Don’t waste your time sending and formatting reports
Sales Operations is in charge of reporting because they own data, automation, and processes. The whole company needs reporting. If you don’t automate reporting as soon as possible, you’ll be overwhelmed. In this post, I’ll share few tricks I’ve found down the road, so you don’t get stuck in Groundhog Day. You’ll never create, format or send more than once the same report or dashboard. Instead, spend time analyzing your reports.
When someone comes to me and asks for a report, I ask myself the following questions:
- Can I use Salesforce native functionalities?
- How often does he need the information?
- Does he need the ability to drill down?
- Can it benefit other team members?
Most of the time, you’ll be able to automate it with Salesforce. If he needs the information on a daily/weekly/monthly basis, you can use schedule reports and dashboards. When he needs the report on specific conditions, help them subscribe to get report notifications. If they need it whenever they like, place it in a report folder and share with other team members if it’s relevant.
In some cases, Salesforce reports and dashboards won’t suit your needs. Excel will be the best option in this case as it’s much more flexible. Microsoft recently released Microsoft Power Query for Excel, a powerful Excel add-in that simplifies data imports. You guessed, you can import Salesforce data into Excel, which will allow you to build and share those complex reports and dashboards. It’s best if you know how to perform SQL queries, but you can use the Power Query UI to write it for you. You can get aggregated results if your users don’t need to drill down, or you can query entire tables based on Salesforce objects if they need to drill down. So you’ve created your report and formatted it within Excel. Follow the steps here below if you need to schedule it.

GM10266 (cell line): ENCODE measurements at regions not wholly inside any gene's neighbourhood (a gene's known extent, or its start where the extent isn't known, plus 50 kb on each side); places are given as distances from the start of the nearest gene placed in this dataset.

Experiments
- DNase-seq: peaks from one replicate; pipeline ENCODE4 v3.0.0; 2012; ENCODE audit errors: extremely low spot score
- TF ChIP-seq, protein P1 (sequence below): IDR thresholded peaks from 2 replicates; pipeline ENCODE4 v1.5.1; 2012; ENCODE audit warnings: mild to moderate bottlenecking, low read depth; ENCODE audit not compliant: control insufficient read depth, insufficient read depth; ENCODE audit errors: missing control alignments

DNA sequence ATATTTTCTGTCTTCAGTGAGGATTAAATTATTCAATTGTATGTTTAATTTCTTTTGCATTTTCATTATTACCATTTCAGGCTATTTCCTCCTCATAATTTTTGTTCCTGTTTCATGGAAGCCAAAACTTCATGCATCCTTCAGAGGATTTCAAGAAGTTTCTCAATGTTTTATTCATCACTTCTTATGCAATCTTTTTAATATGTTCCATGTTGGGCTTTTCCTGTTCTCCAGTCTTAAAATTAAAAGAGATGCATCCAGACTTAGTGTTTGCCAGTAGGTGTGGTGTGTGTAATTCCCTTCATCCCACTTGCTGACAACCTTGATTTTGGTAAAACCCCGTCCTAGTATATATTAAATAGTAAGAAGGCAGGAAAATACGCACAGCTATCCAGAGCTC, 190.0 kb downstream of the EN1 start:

Send reports thought Excel
The following VBA code tells your Excel file to send a named ranged by email whenever it’s opened, and then it closes itself automatically. Simply put, it’s going to throw the report on your behalf you whenever you open it.
The Windows Task Scheduler
The Windows Task Scheduler will do the rest for you. It’s going to open the Excel file on a schedule you define. Fill in the following information within the Windows Task Scheduler Actions tab:
- Action: Start a program
- Program/script: YOUR EXCEL EXE FILE PATH “C:\Program Files (x86)\Microsoft Office\Office16\EXCEL.EXE”
- Add Argument (optional): YOUR EXCEL FILE PATH “C:\User\NathanPrats\Desktop\YourReport.xlsm”
On the Triggers tab, define whenever you want to send the report.